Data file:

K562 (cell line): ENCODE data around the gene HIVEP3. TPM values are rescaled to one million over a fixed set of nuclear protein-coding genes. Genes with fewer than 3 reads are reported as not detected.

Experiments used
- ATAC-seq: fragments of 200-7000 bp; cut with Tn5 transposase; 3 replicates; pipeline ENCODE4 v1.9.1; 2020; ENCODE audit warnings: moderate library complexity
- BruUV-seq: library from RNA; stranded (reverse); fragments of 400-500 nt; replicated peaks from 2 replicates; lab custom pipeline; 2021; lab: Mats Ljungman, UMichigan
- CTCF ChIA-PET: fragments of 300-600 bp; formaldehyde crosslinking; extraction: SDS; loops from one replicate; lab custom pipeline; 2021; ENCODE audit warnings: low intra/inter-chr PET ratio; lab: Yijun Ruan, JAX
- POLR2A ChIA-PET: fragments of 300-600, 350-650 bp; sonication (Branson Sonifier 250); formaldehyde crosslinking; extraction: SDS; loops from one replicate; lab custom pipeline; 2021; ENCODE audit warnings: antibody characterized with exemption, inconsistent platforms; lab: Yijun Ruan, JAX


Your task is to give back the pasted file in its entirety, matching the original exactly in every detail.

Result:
K562 (cell line): ENCODE data around the gene HIVEP3. TPM values are rescaled to one million over a fixed set of nuclear protein-coding genes. Genes with fewer than 3 reads are reported as not detected.

Experiments used
- ATAC-seq: fragments of 200-7000 bp; cut with Tn5 transposase; 3 replicates; pipeline ENCODE4 v1.9.1; 2020; ENCODE audit warnings: moderate library complexity
- BruUV-seq: library from RNA; stranded (reverse); fragments of 400-500 nt; replicated peaks from 2 replicates; lab custom pipeline; 2021; lab: Mats Ljungman, UMichigan
- CTCF ChIA-PET: fragments of 300-600 bp; formaldehyde crosslinking; extraction: SDS; loops from one replicate; lab custom pipeline; 2021; ENCODE audit warnings: low intra/inter-chr PET ratio; lab: Yijun Ruan, JAX
- POLR2A ChIA-PET: fragments of 300-600, 350-650 bp; sonication (Branson Sonifier 250); formaldehyde crosslinking; extraction: SDS; loops from one replicate; lab custom pipeline; 2021; ENCODE audit warnings: antibody characterized with exemption, inconsistent platforms; lab: Yijun Ruan, JAX